This is my last post before our wedding day. It’s arguably the most important post I’ll author.
I want to talk about body image.
In recent years we’ve been inundated with this idea of “all bodies are perfect as they are” message. Cue the collective eyeroll, right? No matter how loud the message is, the media still has clear favorites, and women are judged constantly based on how they look. Sadly, these judgments often don’t make their way to the judged because it’s far easier to criticize someone when you take away their voice (hey cowards of the world, I’m talking to you!*).
These judgments transcend to even the most happy of events – weddings. Arguably, even more so are women judged when they are planning a wedding. From their dress choice to their shoes and hairstyle. Every choice is a free-for-all judge fest waiting to happen.
From companies campaigning “real bodies” (think aerie) and avoiding photoshopping their models to the social media explosion of “body positive”, the world is making an effort to change. An effort to say, “hey, you be you, girl!”
Image via Look Through My Lens
As a woman, I’ve spent nearly every single day of my life thinking about how I look. My journey to bride has been no exception.
At some point during our engagement I zeroed in on weight loss – I felt as though I’d never feel pretty on our wedding day if I didn’t lose at least 20 pounds. I spent a number of weeks, months even, focusing in on my strategy for losing weight. In my bridal mind, “sweating for the wedding” was just another box to check on the wedding to-do list.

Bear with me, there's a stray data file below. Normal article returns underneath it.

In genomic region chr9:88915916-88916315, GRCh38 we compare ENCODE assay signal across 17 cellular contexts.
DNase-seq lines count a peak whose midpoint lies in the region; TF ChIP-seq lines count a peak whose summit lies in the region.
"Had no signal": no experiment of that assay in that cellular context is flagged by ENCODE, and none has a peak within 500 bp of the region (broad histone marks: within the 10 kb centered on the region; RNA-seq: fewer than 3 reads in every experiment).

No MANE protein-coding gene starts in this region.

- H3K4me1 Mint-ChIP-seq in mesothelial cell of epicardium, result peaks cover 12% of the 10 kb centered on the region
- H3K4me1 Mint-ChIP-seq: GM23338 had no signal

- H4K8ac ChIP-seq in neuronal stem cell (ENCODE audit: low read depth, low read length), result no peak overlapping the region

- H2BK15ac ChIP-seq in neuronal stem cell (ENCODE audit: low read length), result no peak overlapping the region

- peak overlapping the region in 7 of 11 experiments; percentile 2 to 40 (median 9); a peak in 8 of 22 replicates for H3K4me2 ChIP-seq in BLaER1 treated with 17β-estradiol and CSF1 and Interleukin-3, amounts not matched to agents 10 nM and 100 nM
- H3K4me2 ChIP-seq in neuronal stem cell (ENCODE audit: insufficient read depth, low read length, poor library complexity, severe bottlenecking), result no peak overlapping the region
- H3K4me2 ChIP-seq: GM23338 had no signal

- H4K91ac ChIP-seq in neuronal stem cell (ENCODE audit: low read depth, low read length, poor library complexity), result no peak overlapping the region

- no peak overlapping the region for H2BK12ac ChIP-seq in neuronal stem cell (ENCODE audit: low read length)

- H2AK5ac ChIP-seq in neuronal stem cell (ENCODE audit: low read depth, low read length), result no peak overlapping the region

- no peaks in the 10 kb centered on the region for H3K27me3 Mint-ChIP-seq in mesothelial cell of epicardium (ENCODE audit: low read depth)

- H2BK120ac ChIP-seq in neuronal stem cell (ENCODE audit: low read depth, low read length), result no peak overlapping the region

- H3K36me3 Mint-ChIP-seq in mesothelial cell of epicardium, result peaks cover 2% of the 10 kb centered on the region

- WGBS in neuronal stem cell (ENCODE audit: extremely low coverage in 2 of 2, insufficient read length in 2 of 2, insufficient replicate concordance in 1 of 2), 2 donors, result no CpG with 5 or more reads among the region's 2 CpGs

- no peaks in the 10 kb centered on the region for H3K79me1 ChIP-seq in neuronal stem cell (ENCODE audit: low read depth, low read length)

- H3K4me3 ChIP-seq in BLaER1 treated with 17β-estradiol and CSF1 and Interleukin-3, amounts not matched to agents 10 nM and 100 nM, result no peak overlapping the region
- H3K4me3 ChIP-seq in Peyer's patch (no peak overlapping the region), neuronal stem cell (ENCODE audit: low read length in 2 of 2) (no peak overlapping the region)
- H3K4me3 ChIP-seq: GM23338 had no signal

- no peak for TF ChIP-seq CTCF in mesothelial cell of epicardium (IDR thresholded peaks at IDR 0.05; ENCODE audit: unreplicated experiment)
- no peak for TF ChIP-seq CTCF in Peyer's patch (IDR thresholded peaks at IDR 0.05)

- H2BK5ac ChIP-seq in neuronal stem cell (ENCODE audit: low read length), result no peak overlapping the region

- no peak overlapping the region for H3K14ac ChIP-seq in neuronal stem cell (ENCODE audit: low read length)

I’m no stranger to weight loss. A few years ago I lost a significant amount of weight, and really felt as though I was as beautiful as ever. So the idea of losing weight to feel prettier is a norm for me.
Personal photo – me at one of my lowest weights
WAS a norm for me.
One evening I noticed Mr. PC noticing me. Not because I was talking to him, but because he was noticing every movement my body was making. It occurred to me – my weight is not what makes me beautiful.
Rather, it is my features and the way that I carry this body I own that makes me beautiful. It is not the circumference of my waist or thighs that indicates my beauty. It’s my personality, posture, and character that make me beautiful in the eyes of my beloved.
So, I set aside the notion of weight loss as a to-do item for my journey to bride. I’ve challenged myself to focus on the positive aspects especially when I’m wearing my wedding dress. Sure, ignoring the parts I don’t like about my reflection feels a bit like sweeping it under the rug, but this is a new perspective for me. I’m hoping it’s less avoidance and more acceptance. Accepting that I am who I am, and not making excuses for my beautiful body. As flawed as it is, I love so many things about my reflection.. I also love the way Mr. PC thinks my body is flawless.
Rather than focusing on changing my body, I’m focusing on improving my overall self. Starting with improving the way I see myself when I look in the mirror.
This is truly the most positive I’ve felt about my body image in my lifetime. I hope that the positivity I feel toward myself continues to grow.
*I, too, have been one of those cowards.